Wednesday, September 3, 2008

Blogging into summer reading essays

We're just about a week into the new school year, and so far, things are going well.

My freshmen and seniors have been working on summer reading essays. I asked them to pick two characters from two books they read and have those characters meet and interact in the setting of one book. They needed to use dialogue, be descriptive, and keep it between 500 and 1000 words.

Most seem to have embraced the assignment. One of my seniors was working on an essay where James Bond meets Harry Potter. I can't wait to read it.

Students were asked to save their essays on my USB drives, which I am using to upload the essays to our class blogs. Students will then be able to read each others' work and post comments. Once the kids get the hang of reading and posting blog comments, I'm going to teach them how to create their own blogs. The idea here is that by the end of the year they'll have an electronic portfolio of writing in some of the major English genres (poetry, short story, personal narrative, analysis, compare & contrast, and research).

An added benefit of individual student blogs is they'll be in a much better position to revise, as they can take the feedback they get from comments and use them to make changes and improvements to their essays on the blog. For the past two years I've used class blogs that I control as the means for sharing student writing. These lacked a mechanism for revision, as students could not add or alter content.

Now, with individual pages, students should be able to experience the power that comes with publishing writing and the ownership of knowing they can alter and post content whenever they choose. Hopefully the blogs will spur students to write beyond the requirements for my class. If their usage of MySpace and Facebook are any indication, there's good reason to feel optimistic.


T-Dawg said...

Hey Peter, I'd be interested in hearing more about the student blogs you're setting up. Are you using edublogs? I'd like to do this as well, but I need help.
~ T-Dawg

Mr. B-G said...

Howdy Tina,

I'm going to use blogger, largely because it's what I know. I think either platform can work though.

What I'm going to do in the coming weeks is set up a model page to serve as an exemplar for students to follow.

I'm going to book a computer lab with a projector and take students through the steps of setting up a blog.

I'm also going to create some document for their parents that explains what we're doing and the precautions I'm taking to protect students' identities (no last names, for example).

It's going to be an experiment. But I know I'm ready to go to the next step, as students really need to have their own blogs, as opposed to me having all the control with my "class blogs."

As students work on writing assignments, they'll post their writing to their blogs, students will comment, then they'll revise, then finally I will read and assess their work.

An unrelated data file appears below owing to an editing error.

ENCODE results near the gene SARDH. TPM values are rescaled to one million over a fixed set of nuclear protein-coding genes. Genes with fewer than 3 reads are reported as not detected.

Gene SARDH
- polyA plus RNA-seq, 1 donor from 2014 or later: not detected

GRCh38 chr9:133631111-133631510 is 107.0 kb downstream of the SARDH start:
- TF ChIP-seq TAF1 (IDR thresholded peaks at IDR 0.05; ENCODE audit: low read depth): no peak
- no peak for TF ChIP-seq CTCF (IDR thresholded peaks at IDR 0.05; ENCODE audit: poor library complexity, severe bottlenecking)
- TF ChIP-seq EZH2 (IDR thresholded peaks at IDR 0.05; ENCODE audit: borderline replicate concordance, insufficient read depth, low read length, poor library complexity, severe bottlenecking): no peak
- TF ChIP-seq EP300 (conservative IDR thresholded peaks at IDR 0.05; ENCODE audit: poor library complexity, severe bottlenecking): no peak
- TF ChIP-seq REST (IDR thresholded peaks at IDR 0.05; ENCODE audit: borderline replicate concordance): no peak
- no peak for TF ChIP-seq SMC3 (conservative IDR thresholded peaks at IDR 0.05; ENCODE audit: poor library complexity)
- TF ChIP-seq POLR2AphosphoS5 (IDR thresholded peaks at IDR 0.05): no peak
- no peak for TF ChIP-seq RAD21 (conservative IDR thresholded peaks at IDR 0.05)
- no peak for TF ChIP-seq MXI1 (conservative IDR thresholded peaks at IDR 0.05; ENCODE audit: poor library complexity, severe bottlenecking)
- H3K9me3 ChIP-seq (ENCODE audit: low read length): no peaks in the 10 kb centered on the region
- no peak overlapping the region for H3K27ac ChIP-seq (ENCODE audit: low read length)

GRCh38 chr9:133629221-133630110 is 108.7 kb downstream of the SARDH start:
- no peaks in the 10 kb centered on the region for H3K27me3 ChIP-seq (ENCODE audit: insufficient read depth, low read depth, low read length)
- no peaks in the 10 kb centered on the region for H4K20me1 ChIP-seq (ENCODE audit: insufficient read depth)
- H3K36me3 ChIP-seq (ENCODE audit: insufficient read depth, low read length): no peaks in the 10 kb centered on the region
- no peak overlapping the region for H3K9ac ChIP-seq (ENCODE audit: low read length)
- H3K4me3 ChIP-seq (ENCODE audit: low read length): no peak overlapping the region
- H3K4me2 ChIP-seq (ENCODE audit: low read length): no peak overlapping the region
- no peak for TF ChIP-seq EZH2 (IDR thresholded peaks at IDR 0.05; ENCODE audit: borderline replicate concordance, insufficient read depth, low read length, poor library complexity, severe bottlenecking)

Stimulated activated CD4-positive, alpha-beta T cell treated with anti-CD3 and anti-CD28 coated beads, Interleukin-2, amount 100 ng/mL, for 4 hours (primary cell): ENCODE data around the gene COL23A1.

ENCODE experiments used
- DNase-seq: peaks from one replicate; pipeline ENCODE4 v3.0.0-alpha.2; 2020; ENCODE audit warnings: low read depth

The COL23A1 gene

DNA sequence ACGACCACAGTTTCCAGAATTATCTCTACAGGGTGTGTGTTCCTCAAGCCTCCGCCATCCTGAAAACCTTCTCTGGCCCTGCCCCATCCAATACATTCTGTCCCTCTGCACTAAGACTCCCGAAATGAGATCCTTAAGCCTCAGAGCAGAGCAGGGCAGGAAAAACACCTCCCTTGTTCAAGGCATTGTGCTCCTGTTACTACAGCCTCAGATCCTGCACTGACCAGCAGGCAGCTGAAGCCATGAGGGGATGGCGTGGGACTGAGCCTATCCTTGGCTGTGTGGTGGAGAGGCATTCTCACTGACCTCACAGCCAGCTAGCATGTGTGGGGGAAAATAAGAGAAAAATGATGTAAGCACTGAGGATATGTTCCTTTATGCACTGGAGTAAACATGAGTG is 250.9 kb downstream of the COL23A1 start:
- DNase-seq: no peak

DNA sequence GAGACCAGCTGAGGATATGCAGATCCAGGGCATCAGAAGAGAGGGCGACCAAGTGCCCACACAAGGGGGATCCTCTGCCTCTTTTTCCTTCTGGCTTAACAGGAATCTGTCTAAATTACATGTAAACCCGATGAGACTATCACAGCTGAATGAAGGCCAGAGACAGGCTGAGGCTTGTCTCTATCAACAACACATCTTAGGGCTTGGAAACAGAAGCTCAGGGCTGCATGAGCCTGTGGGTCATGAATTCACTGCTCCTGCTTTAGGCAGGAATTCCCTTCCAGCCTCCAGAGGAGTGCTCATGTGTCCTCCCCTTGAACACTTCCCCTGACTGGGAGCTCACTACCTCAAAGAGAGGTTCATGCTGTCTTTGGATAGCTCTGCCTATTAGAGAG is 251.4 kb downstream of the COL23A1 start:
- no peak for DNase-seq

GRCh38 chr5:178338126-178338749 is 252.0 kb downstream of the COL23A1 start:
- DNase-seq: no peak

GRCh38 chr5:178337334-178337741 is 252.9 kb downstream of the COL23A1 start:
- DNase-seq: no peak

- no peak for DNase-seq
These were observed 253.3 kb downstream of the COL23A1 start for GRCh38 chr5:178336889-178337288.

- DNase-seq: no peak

I'll be blogging about our progress, so you can read what we're doing. If you ever want more info, or to talk about it, fire me an e-mail and we can do that.

Eventually it would be cool, I think, if we could maybe observe each other's classes, or set up something where I could come in, check out your class and a couple other English teachers' classes, then you could come to SHHS and do the same.

I'm always curious about what other teachers are doing, and I find it beneficial to learn about new practices that help me reflect and improve on my own.

Are you thinking of going to the NEATE convention at the end of October? I've gone the past five years, and always come away with something I can use in my classroom.

Happy Saturday!


Tammy Gillmore said...

We, too, are using Blogger, creating their digital fingerprints, as I call it.

Peer Lisa Huff has a parent letter that I am modifying to use within my classroom. I'm sure she would be glad to share this to give you a starting point.

Another form she created (that I, of course, borrowed!) is one on which they place their login/passwords. They will be required to give us a copy...saves having to recreate as the less techie ones loose/forget their information.

You can access that at

I like your comment about the students' use of Facebook and MySpace being an indicator of their use of a blog...good point!

T-Dawg said...

Hey mr. b-g! Thanks for your response. I'm keeping on eye on your exemplar page to watch your progress with this blogging experiment. I agree -- it would be cool to observe each other's classes some day...
I don't think I'll be going to NEATE convention. I'm the golf coach and that's always right at the end of the season. (BTW -- we beat your team last week!)
Cheers, T-Dawg

Anonymous said...

I find your plan of intergrading students gradually into the blog world interesting. I think that your method will be very effective. The students will love blogging and it has so many positive effects! I like the idea of having their own blog pages where they can go back and revise their work! It is good to get students thinking about taking authorship of their work and a blog is an effective way to do that!